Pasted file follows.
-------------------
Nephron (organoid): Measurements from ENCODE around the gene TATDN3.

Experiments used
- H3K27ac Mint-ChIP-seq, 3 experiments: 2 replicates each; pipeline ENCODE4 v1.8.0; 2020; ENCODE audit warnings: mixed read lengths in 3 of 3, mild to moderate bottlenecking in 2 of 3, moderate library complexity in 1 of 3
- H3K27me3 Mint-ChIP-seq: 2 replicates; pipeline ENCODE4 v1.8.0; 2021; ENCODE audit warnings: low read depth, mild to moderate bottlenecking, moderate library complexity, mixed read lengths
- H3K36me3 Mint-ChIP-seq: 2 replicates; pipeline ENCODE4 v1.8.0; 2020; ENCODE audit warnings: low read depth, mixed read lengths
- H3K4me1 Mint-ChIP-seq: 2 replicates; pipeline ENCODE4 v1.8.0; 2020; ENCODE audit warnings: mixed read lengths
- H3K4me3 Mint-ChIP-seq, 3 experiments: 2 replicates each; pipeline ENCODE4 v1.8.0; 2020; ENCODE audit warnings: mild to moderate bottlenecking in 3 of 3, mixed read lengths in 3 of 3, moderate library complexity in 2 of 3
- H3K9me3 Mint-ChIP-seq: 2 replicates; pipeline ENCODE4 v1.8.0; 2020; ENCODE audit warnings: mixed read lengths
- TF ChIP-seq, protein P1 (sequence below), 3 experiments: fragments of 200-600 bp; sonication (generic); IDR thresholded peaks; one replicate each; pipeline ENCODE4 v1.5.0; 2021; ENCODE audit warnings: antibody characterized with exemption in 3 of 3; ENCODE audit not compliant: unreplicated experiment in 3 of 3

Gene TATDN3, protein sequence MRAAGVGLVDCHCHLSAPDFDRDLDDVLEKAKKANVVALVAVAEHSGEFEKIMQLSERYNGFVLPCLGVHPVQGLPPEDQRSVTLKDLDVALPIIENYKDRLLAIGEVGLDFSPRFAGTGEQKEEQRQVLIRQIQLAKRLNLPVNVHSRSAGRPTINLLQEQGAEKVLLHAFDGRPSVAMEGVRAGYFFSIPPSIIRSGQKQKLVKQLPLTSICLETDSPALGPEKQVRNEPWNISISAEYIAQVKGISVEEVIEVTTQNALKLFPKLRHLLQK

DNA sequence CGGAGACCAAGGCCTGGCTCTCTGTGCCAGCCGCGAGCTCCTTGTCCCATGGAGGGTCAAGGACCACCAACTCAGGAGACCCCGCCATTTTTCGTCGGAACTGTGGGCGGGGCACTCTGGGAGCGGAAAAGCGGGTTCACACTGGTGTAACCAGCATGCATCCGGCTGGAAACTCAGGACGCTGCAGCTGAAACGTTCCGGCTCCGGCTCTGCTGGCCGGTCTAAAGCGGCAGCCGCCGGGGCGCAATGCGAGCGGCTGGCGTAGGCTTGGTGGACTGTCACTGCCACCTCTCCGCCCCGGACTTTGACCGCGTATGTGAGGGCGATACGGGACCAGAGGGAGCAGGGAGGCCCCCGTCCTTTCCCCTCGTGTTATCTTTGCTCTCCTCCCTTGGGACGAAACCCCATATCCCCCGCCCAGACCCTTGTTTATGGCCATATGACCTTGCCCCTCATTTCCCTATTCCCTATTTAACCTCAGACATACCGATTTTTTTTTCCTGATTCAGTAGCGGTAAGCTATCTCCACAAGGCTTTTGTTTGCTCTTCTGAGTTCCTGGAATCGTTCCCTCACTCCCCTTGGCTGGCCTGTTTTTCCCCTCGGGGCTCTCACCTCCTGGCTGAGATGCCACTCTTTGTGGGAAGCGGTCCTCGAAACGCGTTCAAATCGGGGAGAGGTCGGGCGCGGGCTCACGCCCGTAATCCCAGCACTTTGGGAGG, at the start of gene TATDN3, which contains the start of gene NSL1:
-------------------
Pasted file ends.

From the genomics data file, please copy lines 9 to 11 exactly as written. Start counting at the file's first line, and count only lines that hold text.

- TF ChIP-seq, protein P1 (sequence below), 3 experiments: fragments of 200-600 bp; sonication (generic); IDR thresholded peaks; one replicate each; pipeline ENCODE4 v1.5.0; 2021; ENCODE audit warnings: antibody characterized with exemption in 3 of 3; ENCODE audit not compliant: unreplicated experiment in 3 of 3

Gene TATDN3, protein sequence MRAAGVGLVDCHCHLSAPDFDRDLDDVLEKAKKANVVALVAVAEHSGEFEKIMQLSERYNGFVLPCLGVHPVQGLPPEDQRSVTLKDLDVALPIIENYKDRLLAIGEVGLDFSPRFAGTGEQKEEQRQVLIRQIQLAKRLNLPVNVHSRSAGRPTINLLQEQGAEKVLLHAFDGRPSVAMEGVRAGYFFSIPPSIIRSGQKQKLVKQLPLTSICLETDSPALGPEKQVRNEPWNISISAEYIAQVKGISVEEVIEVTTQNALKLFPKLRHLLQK

DNA sequence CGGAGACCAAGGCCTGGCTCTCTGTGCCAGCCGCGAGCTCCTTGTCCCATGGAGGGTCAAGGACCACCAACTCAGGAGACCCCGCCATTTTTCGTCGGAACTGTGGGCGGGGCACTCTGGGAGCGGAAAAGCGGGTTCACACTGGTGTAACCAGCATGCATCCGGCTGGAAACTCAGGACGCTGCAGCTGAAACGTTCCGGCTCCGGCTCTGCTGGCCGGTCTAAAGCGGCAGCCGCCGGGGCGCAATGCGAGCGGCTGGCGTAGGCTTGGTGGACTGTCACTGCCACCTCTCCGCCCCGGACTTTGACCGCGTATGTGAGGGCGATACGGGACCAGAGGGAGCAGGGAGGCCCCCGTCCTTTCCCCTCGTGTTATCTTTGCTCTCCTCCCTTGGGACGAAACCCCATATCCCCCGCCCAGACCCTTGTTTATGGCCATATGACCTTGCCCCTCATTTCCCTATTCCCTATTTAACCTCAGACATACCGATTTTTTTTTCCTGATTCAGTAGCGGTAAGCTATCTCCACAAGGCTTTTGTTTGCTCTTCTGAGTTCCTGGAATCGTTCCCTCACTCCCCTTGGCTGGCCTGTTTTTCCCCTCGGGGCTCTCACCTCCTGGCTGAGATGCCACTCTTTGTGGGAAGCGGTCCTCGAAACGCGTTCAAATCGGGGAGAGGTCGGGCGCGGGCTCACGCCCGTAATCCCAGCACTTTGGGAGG, at the start of gene TATDN3, which contains the start of gene NSL1: